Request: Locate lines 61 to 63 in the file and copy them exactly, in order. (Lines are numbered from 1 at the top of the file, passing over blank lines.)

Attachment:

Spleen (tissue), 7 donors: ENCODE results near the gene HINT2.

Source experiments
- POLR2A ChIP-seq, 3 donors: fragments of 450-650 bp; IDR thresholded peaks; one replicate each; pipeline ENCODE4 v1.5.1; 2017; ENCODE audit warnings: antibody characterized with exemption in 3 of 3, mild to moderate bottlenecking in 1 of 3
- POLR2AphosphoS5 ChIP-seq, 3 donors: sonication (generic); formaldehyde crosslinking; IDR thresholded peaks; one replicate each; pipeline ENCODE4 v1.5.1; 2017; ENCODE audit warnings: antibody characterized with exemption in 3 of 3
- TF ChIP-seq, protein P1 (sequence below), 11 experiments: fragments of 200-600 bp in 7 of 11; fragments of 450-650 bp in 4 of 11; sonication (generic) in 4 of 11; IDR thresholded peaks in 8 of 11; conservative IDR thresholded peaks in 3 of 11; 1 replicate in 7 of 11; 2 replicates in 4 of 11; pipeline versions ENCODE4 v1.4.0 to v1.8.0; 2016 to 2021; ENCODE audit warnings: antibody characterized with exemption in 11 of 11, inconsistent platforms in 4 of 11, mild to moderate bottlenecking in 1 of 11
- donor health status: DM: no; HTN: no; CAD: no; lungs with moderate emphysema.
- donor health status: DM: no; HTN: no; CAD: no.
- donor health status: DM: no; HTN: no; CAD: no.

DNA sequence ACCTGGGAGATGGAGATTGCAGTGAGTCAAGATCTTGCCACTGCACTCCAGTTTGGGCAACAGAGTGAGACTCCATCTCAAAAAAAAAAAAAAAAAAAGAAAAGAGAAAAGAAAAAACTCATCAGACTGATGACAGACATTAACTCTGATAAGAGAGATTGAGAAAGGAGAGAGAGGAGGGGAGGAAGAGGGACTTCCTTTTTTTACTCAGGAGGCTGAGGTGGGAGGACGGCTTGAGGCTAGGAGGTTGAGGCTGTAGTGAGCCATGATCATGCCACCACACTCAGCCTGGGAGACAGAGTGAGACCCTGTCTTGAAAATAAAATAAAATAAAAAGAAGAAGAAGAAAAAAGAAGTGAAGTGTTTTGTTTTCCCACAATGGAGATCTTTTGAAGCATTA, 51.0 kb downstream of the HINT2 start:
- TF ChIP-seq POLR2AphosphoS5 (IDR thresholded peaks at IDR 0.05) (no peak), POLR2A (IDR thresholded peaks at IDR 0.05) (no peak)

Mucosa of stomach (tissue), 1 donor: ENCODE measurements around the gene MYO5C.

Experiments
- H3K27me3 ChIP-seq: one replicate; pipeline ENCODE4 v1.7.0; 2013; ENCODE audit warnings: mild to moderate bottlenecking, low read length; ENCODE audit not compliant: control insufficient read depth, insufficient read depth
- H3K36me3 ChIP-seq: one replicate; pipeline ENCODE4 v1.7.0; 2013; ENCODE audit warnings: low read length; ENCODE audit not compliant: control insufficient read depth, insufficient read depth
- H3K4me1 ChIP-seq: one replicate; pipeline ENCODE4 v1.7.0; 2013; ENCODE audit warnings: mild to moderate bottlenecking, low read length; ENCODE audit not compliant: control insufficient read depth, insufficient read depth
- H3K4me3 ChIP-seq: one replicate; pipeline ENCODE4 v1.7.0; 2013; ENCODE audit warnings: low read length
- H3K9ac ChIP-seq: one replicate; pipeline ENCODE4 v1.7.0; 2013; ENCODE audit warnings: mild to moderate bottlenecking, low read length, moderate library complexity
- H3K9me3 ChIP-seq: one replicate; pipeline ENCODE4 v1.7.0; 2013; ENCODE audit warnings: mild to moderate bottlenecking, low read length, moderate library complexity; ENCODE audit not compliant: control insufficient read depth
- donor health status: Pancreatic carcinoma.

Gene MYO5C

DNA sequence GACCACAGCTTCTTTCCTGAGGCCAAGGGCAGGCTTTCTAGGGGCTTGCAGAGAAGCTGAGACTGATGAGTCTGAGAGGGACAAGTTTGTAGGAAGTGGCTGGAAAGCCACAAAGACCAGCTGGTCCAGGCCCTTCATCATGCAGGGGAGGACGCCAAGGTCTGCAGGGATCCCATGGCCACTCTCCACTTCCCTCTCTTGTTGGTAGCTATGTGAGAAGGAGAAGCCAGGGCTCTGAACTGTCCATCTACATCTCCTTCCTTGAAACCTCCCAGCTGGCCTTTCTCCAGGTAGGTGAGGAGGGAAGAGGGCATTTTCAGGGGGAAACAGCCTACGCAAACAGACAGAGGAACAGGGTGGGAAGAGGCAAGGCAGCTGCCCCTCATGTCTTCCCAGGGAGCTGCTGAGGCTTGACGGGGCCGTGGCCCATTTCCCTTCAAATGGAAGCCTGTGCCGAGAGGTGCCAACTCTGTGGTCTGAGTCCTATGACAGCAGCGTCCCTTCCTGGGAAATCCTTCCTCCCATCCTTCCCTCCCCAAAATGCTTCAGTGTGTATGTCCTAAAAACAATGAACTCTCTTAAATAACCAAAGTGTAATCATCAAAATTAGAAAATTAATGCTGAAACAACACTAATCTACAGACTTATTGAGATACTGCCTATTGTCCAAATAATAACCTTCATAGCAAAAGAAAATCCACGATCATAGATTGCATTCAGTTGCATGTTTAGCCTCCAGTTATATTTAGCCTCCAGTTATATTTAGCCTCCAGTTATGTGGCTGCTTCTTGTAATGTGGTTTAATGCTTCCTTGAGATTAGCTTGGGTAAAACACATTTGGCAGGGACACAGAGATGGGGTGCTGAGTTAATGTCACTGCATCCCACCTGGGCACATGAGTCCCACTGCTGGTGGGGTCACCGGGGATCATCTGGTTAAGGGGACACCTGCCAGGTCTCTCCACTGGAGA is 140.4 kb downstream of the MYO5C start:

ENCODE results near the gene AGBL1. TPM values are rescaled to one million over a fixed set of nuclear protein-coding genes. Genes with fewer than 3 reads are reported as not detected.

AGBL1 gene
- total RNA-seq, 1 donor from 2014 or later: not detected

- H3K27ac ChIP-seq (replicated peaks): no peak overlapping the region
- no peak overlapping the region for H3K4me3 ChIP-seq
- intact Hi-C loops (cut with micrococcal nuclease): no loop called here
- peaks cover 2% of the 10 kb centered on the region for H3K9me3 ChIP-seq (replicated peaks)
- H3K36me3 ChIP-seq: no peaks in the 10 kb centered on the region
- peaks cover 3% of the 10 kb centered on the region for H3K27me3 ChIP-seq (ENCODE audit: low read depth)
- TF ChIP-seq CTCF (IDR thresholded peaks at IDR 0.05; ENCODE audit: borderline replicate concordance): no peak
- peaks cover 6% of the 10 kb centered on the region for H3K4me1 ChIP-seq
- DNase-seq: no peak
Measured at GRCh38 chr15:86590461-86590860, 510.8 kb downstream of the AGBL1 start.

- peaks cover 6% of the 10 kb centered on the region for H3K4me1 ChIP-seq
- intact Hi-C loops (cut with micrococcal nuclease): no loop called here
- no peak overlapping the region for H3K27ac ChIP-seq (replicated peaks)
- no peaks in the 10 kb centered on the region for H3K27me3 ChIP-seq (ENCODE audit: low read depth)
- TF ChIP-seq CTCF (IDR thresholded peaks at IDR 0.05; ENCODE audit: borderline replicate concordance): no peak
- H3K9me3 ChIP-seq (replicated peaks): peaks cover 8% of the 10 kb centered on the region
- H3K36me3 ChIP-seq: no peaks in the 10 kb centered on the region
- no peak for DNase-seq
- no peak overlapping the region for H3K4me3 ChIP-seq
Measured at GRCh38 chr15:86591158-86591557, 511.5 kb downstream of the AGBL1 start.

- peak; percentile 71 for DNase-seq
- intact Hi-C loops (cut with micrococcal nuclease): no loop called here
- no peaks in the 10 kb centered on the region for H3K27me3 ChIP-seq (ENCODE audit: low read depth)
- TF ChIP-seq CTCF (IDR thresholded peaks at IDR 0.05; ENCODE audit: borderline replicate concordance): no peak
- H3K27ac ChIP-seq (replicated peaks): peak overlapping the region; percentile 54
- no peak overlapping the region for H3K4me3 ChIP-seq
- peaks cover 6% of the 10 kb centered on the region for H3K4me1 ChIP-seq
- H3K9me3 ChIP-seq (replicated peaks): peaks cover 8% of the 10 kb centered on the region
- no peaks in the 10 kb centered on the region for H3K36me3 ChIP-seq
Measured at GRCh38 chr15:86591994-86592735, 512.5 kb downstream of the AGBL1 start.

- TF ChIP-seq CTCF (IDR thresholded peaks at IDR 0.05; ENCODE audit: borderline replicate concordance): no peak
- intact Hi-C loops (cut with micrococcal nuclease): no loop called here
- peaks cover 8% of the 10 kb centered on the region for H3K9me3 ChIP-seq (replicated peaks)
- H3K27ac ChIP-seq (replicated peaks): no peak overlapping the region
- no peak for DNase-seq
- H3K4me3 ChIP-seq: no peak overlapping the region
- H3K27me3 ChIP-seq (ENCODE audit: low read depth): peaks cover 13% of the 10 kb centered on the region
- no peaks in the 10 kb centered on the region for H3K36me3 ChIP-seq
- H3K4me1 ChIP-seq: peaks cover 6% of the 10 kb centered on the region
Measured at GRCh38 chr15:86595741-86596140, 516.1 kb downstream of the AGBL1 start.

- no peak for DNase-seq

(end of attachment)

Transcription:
- H3K27me3 ChIP-seq (ENCODE audit: low read depth): peaks cover 13% of the 10 kb centered on the region
- no peaks in the 10 kb centered on the region for H3K36me3 ChIP-seq
- H3K4me1 ChIP-seq: peaks cover 6% of the 10 kb centered on the region